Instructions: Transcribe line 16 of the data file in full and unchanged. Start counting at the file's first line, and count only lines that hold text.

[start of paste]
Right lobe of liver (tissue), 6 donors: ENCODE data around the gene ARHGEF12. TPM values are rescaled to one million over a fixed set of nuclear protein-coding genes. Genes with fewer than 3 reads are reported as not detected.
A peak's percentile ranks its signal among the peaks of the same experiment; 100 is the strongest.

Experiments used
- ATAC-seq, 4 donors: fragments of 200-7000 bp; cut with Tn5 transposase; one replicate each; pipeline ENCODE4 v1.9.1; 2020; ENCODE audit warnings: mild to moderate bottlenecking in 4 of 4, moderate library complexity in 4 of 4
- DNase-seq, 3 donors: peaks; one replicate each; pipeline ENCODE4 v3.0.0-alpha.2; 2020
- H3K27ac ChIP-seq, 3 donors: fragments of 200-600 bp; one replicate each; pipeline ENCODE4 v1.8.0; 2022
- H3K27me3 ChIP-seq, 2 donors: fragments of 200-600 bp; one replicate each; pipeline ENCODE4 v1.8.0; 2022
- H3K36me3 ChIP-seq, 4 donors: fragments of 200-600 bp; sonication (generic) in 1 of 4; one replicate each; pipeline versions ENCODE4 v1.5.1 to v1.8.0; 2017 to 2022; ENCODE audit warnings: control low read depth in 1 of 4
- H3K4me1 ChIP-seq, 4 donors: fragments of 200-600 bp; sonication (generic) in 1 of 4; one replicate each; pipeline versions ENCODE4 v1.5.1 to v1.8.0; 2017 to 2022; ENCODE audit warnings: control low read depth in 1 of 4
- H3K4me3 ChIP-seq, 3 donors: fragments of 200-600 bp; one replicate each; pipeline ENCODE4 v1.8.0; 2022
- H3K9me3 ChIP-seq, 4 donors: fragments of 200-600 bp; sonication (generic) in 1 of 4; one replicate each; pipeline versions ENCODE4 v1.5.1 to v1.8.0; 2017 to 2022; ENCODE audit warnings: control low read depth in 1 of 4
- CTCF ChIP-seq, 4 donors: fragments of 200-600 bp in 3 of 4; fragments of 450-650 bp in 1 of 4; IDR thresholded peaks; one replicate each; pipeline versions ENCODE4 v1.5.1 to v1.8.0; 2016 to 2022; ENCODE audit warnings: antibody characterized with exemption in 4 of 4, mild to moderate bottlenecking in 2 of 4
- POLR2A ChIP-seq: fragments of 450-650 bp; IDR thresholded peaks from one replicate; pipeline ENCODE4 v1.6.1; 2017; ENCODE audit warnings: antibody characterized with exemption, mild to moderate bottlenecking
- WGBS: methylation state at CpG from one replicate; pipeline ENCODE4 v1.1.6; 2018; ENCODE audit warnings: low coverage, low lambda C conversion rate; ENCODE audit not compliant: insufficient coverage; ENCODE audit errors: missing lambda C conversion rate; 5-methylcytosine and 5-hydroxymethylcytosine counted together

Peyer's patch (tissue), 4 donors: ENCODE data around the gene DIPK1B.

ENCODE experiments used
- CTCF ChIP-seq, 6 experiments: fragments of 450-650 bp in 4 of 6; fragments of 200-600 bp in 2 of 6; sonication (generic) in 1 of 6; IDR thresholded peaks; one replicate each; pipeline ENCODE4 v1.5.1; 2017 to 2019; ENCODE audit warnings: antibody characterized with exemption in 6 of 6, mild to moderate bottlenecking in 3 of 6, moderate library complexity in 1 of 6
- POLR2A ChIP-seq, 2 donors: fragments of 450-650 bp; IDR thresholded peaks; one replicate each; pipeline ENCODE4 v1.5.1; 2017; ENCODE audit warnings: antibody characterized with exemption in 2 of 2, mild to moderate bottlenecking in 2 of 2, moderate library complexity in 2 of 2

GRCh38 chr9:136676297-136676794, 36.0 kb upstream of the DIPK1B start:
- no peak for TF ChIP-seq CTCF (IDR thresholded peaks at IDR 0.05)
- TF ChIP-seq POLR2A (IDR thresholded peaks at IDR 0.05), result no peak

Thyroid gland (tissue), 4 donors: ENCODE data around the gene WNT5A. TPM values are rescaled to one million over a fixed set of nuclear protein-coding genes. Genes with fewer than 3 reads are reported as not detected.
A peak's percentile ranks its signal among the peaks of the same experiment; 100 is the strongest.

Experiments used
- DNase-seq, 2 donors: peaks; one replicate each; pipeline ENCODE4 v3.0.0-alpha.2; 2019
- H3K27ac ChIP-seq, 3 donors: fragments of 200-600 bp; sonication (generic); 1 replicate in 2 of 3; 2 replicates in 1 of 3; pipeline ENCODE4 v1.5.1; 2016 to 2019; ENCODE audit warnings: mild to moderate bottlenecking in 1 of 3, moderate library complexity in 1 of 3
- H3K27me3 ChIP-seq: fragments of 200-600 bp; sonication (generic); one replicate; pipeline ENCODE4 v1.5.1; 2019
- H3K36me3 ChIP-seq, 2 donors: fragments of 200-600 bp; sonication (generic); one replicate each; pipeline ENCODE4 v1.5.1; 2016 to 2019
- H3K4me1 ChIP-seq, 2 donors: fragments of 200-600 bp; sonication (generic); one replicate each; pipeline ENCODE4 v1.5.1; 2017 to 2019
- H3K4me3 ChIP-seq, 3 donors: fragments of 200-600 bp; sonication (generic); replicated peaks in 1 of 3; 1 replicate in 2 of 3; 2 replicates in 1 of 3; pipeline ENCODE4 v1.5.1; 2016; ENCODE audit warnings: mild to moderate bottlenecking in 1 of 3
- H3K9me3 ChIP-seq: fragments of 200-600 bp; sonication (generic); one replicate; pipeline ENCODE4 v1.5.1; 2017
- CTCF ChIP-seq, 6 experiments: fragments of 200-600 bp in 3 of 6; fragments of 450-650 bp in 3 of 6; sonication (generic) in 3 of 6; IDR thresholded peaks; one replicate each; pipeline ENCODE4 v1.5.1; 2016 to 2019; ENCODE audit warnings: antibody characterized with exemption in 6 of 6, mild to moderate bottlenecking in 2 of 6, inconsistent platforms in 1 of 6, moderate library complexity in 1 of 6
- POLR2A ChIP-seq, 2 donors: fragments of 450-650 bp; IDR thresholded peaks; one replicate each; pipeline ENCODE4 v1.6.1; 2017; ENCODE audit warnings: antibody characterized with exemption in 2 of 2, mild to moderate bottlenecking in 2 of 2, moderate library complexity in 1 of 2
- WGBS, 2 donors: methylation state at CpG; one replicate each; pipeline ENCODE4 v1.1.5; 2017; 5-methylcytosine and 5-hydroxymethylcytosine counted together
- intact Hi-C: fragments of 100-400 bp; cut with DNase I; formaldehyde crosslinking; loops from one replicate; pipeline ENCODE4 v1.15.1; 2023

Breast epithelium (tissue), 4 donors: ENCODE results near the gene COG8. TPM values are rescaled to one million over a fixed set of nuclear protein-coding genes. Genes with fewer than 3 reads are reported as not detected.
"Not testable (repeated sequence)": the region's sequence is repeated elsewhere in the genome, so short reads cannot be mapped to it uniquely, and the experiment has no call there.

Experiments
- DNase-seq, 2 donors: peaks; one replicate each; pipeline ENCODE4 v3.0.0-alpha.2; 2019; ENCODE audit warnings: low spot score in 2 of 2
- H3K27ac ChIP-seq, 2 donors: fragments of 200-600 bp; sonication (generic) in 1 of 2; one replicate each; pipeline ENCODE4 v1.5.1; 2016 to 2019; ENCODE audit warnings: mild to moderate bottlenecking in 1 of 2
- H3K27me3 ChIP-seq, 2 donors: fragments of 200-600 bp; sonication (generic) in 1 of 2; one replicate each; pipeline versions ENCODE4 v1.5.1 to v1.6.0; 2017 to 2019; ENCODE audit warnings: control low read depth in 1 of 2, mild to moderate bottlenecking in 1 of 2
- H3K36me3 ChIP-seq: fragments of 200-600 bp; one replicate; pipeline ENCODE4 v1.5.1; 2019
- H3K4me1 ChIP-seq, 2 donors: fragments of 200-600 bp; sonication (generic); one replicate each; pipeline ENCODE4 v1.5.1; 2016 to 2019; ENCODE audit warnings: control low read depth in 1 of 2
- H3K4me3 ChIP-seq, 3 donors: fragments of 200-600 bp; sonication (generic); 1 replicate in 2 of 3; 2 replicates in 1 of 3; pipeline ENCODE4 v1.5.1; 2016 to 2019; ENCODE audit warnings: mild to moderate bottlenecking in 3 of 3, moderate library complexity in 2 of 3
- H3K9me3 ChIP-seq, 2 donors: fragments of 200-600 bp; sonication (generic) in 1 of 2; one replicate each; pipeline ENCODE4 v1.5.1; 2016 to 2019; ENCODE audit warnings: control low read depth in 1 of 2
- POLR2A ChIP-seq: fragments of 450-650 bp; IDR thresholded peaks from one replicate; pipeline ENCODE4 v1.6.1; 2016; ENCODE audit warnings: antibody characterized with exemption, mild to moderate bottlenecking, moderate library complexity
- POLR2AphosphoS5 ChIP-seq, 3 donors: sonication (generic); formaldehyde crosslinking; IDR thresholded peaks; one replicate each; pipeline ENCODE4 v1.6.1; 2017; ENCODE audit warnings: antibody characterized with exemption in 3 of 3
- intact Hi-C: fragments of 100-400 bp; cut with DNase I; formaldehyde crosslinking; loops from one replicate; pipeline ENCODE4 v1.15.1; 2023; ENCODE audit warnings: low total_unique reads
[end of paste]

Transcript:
ENCODE experiments used